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Tasmanian Devil Facial Tumor Disease (DFTD) kills most of the animals it infects and has led to an 80 percent decrease in the number of wild devils since the disease was first identified in 1996.
But "our findings suggest that immediate management interventions are unlikely to be necessary to ensure the survival of Tasmanian devil populations," said research leader Konstans Wells, from Swansea University in Wales.
"With growing evidence that devils are showing signs of adaptation to DFTD and that so far the disease has not caused local extinctions, management actions targeted at understanding the devil's adaptive strategies to cope with DFTD should be considered," added study co-author Rodrigo Hamede, from the University of Tasmania.
Tasmanian devils are carnivorous marsupials, weighing about 13 to 26 pounds. DFTD, which causes tumors to form on the face and neck of the animal, is spread when the devils bite each other in the face during fighting. Affected devils die within six to 24 months.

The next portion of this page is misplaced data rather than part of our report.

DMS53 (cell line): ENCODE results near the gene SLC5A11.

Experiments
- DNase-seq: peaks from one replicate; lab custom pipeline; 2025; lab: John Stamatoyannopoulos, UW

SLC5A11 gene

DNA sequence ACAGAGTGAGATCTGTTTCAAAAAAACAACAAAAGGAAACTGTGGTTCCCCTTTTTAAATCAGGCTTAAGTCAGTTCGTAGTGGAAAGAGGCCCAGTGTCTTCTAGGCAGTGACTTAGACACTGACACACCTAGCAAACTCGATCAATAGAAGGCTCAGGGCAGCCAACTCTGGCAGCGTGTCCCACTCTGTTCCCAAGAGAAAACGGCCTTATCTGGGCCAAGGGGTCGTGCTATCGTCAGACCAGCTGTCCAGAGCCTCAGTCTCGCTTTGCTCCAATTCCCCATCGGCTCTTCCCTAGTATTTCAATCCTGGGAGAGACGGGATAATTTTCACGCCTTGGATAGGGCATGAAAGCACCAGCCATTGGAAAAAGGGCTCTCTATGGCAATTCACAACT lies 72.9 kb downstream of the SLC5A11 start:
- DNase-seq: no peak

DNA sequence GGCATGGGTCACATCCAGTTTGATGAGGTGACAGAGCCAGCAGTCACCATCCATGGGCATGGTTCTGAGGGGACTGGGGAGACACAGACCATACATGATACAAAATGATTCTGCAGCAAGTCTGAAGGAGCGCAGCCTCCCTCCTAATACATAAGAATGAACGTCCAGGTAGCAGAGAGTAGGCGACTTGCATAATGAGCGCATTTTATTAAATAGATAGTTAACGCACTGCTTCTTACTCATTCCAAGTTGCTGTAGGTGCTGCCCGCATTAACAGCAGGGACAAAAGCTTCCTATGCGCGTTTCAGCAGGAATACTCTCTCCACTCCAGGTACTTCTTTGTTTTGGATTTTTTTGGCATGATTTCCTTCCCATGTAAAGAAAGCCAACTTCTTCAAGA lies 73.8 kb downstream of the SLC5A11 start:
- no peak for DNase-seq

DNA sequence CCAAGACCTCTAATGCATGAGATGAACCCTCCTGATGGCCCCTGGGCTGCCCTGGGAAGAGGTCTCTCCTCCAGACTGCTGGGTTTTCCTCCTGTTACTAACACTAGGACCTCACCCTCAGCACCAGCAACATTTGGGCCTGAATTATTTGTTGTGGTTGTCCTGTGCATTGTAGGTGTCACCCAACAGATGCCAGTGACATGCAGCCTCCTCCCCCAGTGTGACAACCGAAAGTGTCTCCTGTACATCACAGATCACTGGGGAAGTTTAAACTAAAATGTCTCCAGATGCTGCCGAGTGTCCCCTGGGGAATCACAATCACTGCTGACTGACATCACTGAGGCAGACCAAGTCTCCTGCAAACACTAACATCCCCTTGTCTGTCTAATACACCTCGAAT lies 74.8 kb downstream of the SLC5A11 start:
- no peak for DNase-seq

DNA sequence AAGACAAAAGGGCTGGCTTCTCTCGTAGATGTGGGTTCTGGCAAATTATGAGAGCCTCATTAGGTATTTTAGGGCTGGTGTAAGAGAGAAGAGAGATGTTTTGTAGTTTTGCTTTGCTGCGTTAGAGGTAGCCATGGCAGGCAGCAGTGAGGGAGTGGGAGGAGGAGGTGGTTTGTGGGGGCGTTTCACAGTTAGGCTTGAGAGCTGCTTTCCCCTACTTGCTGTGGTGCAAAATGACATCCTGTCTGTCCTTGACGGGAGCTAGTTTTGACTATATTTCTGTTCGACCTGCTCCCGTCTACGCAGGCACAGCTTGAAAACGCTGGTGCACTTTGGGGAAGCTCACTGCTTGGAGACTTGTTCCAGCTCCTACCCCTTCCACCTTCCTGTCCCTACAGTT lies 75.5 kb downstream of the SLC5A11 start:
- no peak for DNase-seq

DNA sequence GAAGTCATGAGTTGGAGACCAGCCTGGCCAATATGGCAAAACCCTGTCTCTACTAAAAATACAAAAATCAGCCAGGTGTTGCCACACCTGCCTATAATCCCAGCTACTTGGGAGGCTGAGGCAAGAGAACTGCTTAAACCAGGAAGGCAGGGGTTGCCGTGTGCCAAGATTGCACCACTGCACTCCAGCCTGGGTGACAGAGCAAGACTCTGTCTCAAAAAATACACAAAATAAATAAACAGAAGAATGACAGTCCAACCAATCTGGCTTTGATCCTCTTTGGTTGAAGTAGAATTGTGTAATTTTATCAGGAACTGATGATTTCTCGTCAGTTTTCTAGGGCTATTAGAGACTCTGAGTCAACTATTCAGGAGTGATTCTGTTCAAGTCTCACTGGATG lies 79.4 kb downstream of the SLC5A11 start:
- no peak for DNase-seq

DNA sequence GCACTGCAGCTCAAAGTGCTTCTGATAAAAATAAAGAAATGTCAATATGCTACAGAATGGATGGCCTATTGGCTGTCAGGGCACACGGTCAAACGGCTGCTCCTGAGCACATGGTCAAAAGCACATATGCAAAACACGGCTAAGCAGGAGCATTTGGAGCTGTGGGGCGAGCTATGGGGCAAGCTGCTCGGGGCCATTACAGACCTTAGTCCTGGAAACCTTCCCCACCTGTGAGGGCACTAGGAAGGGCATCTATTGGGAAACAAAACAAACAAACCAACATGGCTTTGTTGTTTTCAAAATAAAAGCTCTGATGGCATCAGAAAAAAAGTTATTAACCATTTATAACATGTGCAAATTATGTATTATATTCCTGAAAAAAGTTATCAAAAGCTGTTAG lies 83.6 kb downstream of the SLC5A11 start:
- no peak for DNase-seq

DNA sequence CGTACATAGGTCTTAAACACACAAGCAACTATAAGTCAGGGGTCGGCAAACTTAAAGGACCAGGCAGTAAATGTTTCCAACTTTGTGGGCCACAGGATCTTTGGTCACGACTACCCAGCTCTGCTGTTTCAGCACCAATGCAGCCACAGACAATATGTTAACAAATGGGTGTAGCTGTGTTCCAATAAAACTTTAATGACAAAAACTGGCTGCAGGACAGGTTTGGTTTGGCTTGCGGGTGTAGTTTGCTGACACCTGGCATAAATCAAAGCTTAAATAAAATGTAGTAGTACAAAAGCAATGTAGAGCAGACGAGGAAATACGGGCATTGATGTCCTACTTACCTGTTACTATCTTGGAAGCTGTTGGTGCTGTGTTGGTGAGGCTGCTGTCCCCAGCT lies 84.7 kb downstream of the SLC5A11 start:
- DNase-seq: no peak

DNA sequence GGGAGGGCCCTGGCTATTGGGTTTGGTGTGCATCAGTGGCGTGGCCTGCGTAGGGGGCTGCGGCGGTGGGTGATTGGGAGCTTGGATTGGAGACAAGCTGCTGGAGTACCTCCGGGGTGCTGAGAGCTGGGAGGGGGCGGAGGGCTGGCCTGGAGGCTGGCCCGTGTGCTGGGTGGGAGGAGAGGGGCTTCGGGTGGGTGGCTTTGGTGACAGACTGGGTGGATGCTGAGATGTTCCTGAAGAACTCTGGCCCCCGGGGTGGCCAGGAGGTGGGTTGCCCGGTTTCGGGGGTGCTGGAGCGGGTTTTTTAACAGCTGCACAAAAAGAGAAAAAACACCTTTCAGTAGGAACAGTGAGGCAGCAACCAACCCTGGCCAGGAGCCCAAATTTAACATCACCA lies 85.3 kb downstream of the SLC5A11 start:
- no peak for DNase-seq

In the study, the scientists compared field data from wild populations collected over a 10-year period in northwest Tasmania. Simulation studies suggest that DFTD-related population declines of Tasmanian devils are unlikely to continue in the future.
It's more likely that the disease will fade out or that the devils will coexist with it, according to the American, Australian and British researchers.
The study was published recently in the journal Ecology.
"Complete eradication of DFTD is not feasible, therefore studying the long-term interactions between devils and tumors will provide a realistic prognosis for the species and at the same time will help us to understand important evolutionary processes," Hamede said in a Swansea news release.
"This is particularly relevant given the recent outbreak of a new transmissible cancer -- devil facial tumor 2 -- affecting devil populations in southeastern Tasmania. Devils seem to be prone to transmissible cancers, so studying epidemic dynamics and evolutionary responses to this type of diseases should be a priority," Hamede said.
-- Robert Preidt
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